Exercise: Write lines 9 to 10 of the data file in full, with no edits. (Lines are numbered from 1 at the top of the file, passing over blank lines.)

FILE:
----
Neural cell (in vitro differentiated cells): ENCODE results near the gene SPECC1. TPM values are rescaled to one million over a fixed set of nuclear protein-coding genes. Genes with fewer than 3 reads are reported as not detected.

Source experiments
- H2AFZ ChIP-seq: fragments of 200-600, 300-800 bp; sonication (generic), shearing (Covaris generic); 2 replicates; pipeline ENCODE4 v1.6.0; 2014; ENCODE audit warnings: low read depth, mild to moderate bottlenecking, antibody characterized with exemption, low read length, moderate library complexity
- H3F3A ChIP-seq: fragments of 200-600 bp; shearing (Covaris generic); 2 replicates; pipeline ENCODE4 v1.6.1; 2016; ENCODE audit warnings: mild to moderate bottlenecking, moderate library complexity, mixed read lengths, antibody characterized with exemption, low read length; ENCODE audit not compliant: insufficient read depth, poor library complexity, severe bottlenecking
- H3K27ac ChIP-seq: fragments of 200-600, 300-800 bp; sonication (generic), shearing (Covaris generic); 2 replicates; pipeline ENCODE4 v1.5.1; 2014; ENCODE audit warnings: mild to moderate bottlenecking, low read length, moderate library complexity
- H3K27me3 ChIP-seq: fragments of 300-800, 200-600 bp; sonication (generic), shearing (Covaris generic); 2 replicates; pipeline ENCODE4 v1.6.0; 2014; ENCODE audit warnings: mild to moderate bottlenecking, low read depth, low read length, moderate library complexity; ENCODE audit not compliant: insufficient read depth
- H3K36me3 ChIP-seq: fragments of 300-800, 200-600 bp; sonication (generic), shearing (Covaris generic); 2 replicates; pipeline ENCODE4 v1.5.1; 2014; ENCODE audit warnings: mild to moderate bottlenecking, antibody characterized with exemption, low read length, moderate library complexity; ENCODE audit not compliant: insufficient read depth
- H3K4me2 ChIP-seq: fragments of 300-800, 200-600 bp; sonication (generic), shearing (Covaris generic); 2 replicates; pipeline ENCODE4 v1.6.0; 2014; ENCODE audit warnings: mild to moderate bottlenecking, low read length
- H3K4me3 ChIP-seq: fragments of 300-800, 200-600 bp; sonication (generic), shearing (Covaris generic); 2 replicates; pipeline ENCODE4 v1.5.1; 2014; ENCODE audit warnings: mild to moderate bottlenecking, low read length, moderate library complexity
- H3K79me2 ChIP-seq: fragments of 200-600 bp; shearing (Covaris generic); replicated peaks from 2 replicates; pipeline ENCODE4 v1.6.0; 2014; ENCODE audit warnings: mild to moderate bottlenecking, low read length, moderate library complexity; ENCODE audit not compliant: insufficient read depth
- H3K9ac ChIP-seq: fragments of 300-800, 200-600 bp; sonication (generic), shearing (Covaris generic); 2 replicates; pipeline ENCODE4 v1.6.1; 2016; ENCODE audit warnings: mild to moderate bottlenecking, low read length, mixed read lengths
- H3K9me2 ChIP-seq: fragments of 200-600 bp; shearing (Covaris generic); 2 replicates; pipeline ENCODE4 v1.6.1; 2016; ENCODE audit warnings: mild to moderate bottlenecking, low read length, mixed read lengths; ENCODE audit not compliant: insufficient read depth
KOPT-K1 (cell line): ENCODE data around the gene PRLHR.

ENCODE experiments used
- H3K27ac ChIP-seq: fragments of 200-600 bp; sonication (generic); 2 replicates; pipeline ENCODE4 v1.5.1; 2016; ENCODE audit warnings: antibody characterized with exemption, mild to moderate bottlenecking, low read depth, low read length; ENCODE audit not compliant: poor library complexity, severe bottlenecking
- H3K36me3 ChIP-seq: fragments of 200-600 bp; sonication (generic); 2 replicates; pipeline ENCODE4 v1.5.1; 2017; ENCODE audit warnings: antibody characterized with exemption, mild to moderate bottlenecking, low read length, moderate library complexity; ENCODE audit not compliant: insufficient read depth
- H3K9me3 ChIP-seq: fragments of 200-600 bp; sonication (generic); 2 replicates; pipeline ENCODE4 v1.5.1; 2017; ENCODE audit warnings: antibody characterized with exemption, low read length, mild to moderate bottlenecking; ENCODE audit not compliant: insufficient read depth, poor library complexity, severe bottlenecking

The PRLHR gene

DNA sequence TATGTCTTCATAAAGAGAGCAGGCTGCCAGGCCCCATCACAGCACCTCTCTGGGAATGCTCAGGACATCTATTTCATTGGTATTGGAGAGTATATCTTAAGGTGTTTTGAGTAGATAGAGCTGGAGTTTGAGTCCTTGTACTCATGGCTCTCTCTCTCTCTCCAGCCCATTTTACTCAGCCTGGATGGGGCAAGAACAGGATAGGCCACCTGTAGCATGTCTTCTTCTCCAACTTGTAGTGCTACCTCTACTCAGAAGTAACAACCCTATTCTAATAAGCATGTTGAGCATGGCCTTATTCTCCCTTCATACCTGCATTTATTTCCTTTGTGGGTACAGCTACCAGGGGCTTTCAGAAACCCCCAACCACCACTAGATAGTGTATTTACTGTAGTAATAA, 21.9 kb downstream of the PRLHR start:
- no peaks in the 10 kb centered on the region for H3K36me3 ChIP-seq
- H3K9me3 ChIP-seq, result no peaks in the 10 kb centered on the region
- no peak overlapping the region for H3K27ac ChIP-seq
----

- H3K4me3 ChIP-seq: fragments of 300-800, 200-600 bp; sonication (generic), shearing (Covaris generic); 2 replicates; pipeline ENCODE4 v1.5.1; 2014; ENCODE audit warnings: mild to moderate bottlenecking, low read length, moderate library complexity
- H3K79me2 ChIP-seq: fragments of 200-600 bp; shearing (Covaris generic); replicated peaks from 2 replicates; pipeline ENCODE4 v1.6.0; 2014; ENCODE audit warnings: mild to moderate bottlenecking, low read length, moderate library complexity; ENCODE audit not compliant: insufficient read depth